The Maldives are well-known for their pristine white sandy beaches, but they also top the popularity list for snorkelers and scuba divers. The scenery below the water offers vistas with numerous caves and cliff sides, interesting coral arrangements and a wide assortment of colorful marine life. Deep water snorkeling is a must if you want to see a more varied underwater landscape that invites larger marine life, like manta rays and white-tip sharks. Find out why the Maldives is the most relaxing holiday destination on Earth.
Snorkeling off North Malé Atoll
With Maldive’s International Airport located on North Malé Atoll, diving here may be the first activity on the agenda. The dive sites are rich and varied, including great underwater scenery with overhangs, steep drops, caves, and a great variety of marine life from parrot fish to barracudas. There are also many shipwrecks that have become artificial reefs.
Most of the sites here are only suitable for the strongest snorkelers, due to the dive depths and the fast-moving currents. It’s safest to snorkel off a boat within a group. Luckily for the snorkeler, the water in the Maldives allows for good visibility. Perfect for using full face snorkel masks, that allow a 180º view.
The Banana Reef is a banana-shaped inner dive site off the south-east side of North Malé Atoll. Treacherous currents can make snorkeling here difficult, but strong snorkelers will find an untouched reef wall that is as rich in sea life as it is in colorful corals. The reef depth is from 15′ to 120′ in some areas. The water is very clear with good visibility.
Sunlight Thila is actually a combination of two outer reefs located in the south-east waters of the atoll. The reefs draw giant manta rays that feed on the plankton that is carried north by the sea. This site has a sandy bottom with a variety of sea grasses. It’s possible to sit on the sea floor as the rays circle above. This is a popular site for snorkelers and scuba divers, primarily to view the manta rays. The site has a depth of approximately 15′ to 50′.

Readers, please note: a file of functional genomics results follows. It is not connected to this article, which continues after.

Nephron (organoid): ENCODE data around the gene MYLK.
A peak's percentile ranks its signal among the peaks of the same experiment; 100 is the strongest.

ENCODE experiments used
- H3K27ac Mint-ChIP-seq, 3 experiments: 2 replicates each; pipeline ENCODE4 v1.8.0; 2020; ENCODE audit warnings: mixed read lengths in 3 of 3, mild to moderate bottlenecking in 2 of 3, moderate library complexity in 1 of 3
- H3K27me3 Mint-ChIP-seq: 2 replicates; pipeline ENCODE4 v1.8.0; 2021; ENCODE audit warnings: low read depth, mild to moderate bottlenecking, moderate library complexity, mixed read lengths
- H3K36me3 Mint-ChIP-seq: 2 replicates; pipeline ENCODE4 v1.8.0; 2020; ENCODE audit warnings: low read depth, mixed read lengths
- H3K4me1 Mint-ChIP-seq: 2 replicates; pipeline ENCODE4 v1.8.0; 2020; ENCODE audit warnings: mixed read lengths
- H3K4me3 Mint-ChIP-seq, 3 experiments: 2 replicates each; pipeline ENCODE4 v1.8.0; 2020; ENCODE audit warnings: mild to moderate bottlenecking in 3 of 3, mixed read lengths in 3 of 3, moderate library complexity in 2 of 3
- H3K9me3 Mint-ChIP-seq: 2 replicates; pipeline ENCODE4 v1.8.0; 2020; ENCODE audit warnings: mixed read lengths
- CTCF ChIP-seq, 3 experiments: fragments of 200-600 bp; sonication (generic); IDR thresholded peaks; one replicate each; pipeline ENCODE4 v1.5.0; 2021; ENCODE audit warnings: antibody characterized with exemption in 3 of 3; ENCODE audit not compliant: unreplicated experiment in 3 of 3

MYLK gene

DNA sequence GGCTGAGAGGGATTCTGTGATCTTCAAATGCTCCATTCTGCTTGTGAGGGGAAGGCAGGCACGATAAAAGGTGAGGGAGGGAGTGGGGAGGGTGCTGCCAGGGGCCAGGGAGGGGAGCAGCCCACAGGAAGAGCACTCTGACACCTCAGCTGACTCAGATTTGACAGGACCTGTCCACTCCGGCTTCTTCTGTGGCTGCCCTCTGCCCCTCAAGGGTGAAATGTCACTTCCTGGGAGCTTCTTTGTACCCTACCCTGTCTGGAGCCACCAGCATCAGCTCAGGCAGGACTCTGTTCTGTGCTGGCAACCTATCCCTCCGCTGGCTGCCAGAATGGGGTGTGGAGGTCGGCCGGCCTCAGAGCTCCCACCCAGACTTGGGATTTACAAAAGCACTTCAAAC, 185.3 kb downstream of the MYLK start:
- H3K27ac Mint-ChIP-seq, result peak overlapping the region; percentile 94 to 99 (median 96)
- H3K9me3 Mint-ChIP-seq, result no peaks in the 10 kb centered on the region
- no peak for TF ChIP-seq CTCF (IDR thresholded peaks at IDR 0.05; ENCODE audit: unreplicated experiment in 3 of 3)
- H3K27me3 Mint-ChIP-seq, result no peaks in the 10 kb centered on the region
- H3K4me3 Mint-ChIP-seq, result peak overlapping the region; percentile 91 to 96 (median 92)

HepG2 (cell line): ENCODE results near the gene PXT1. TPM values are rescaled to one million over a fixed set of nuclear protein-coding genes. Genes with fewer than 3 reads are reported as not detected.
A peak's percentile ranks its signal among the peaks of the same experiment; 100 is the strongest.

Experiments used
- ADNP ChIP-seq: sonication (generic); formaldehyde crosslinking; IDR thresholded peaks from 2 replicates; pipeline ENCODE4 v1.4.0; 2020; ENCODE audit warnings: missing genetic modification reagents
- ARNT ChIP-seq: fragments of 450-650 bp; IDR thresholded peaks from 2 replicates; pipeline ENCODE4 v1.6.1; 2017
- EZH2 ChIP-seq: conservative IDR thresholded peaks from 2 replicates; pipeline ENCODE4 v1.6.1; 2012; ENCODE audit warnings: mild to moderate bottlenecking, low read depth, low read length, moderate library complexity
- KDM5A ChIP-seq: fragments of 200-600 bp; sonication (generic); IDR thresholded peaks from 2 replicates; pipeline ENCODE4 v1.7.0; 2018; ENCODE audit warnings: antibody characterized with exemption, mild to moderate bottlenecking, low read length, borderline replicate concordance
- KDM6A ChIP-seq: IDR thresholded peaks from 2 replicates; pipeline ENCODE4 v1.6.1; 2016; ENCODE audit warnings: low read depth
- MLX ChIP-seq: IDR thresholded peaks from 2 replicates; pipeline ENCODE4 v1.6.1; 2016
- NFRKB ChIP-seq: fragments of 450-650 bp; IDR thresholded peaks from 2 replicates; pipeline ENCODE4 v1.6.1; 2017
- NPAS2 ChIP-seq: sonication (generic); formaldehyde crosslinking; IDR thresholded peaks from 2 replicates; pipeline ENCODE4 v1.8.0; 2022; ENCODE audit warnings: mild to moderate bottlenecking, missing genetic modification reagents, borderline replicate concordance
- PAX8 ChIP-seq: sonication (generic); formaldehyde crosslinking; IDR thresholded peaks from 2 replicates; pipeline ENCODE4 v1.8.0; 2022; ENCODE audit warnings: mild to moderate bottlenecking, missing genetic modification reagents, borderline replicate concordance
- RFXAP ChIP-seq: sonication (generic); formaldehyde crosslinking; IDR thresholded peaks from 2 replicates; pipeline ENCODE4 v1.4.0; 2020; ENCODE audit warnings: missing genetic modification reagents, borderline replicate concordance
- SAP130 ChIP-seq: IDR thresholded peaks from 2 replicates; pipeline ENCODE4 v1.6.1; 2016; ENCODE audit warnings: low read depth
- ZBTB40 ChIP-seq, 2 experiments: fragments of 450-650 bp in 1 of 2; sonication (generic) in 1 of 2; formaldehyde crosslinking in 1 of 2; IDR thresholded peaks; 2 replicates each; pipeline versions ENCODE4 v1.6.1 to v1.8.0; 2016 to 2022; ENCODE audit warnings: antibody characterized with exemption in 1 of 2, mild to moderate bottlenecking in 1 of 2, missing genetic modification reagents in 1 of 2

The Okabe is an inner reserve on the south-east side of the atoll within the Kalhi Channel. It is an extremely popular site due to the massive formations of coral rocks which bring barracudas, oriental sweetlips, jacks, batfish, sharks and many other species of marine life. It’s a popular dive site, but the depth in some areas is about 75′.
Huvadhoo Atoll is the second largest atoll in the archipelago. It is known for being untouched, and semi-deserted. With over 200 tiny islands in the atoll, it offers an abundance of rich reef life, interesting underwater scenery, and colorful coral. Snorkelers can expect to see a huge variety of marine life from angel fish to stingrays. There are a number of guided tours to this southern atoll. They offer drift snorkeling at Villingili Kandu to view the green turtles, and Kodedhu Kandu to see barracuda. The reefs include stunning corals and sea fans.
Lammu Atoll is dotted with uninhabited islands, each with barrier coral reefs and shallow lagoons. They are perfect dive sites for the snorkeler. Vadinolhu Kandu is a great spot to see a large collection of marine life in one place. At Kolhumadulu Atoll, you can view dolphins at Thuvaroo Island and Halksbill turtles at Olhugiri.
The best atolls to snorkel in the Maldives have reefs with several channels and large lagoons, but for snorkeling in deep water, it’s advantageous to join a dive expedition. Many resorts offer day trips out to sea for the more adventurous snorkelers. You’ll be diving with well-trained snorkelers who knows what lies beneath the water and will ensure you are safe in the environment.